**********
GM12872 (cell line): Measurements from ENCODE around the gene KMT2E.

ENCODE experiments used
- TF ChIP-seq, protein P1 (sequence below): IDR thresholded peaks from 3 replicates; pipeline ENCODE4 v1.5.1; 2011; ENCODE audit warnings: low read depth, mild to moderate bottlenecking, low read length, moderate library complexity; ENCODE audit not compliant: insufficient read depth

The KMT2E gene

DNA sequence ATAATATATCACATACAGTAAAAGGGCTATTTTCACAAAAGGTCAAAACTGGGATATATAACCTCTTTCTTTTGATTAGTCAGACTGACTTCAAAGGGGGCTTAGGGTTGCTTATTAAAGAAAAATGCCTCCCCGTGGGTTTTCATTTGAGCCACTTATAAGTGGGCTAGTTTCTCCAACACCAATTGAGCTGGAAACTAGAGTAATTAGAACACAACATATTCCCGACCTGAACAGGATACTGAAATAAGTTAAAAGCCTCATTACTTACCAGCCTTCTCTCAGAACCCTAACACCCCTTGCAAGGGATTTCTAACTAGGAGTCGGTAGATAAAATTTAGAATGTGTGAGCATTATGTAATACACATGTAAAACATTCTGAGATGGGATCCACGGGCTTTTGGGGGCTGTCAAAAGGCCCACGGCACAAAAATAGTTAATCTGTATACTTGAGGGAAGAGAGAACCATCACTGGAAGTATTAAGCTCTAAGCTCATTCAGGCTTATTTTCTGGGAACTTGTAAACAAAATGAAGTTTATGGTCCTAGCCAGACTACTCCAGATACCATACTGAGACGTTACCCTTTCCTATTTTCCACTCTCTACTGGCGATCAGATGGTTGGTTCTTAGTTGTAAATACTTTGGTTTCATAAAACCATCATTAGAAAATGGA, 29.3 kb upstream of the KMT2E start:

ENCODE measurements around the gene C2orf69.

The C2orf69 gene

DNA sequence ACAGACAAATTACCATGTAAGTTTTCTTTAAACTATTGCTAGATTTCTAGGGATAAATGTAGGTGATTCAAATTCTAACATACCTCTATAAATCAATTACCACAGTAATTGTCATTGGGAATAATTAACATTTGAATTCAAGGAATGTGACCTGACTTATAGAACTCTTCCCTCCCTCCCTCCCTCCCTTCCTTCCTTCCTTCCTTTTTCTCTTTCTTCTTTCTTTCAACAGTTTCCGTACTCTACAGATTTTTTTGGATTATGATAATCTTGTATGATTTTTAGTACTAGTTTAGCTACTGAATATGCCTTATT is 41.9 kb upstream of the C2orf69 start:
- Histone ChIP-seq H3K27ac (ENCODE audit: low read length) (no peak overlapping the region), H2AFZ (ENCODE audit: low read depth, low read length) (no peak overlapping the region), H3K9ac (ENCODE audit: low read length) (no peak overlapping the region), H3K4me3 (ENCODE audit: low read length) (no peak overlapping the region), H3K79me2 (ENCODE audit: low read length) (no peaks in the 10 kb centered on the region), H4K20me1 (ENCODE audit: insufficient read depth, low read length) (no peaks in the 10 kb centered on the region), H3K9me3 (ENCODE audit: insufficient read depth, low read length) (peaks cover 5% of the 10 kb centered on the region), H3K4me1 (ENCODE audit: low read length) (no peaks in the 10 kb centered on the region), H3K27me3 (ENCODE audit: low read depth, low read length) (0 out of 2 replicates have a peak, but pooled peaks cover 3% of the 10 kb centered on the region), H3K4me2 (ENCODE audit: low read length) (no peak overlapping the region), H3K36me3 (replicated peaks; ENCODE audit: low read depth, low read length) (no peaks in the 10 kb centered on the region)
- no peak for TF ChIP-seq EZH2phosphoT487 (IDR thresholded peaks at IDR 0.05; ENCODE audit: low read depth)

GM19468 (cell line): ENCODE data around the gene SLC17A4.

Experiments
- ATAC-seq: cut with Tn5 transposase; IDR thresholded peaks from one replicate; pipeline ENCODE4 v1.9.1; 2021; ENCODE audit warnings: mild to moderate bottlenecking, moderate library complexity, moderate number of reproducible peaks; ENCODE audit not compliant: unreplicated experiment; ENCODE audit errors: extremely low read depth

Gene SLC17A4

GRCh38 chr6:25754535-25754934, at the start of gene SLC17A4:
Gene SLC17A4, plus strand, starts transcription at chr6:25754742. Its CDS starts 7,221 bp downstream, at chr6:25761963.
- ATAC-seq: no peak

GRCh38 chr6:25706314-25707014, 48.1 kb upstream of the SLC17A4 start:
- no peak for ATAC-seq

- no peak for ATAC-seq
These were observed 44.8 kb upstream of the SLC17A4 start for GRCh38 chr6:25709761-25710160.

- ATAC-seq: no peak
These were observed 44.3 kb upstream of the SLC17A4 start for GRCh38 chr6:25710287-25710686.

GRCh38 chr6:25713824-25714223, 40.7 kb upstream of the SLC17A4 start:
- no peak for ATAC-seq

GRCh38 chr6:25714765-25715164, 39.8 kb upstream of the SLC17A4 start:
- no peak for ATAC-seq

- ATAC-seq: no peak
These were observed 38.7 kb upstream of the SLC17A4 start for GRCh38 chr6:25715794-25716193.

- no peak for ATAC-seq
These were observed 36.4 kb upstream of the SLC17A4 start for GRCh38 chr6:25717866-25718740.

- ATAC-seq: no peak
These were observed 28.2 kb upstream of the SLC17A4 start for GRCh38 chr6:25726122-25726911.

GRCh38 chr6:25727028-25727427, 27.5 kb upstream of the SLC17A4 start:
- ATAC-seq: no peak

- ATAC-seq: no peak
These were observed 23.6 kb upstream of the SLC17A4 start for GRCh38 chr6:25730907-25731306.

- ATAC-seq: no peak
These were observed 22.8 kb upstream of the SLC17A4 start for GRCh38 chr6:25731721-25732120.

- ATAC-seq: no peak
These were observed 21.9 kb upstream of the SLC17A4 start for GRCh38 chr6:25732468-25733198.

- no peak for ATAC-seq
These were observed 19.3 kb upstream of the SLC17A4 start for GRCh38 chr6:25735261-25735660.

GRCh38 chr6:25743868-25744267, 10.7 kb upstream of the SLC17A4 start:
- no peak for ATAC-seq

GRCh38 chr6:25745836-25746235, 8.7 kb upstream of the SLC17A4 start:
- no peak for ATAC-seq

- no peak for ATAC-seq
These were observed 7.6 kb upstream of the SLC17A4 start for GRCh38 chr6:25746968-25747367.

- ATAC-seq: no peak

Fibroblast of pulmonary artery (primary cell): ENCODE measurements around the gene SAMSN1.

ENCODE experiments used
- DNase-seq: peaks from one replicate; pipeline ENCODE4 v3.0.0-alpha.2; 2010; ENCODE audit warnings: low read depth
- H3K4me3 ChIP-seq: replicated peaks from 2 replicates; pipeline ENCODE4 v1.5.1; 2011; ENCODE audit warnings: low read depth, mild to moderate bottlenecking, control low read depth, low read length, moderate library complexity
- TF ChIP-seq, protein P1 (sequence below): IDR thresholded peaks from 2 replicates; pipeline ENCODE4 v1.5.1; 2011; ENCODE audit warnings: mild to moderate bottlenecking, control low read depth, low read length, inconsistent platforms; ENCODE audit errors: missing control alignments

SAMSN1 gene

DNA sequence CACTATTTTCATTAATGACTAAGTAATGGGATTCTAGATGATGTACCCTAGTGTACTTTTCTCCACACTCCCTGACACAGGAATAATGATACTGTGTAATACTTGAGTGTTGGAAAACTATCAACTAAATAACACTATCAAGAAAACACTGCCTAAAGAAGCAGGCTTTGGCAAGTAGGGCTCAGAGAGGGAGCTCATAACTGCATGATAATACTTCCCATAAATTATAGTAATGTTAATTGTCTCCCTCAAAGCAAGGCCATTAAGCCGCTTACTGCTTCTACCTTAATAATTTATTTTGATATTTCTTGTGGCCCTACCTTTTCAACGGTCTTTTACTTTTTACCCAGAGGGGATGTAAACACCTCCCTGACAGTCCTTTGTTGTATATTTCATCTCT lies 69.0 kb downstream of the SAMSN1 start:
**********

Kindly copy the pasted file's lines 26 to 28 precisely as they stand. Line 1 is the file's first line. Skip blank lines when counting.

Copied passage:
GRCh38 chr6:25714765-25715164, 39.8 kb upstream of the SLC17A4 start:
- no peak for ATAC-seq

- ATAC-seq: no peak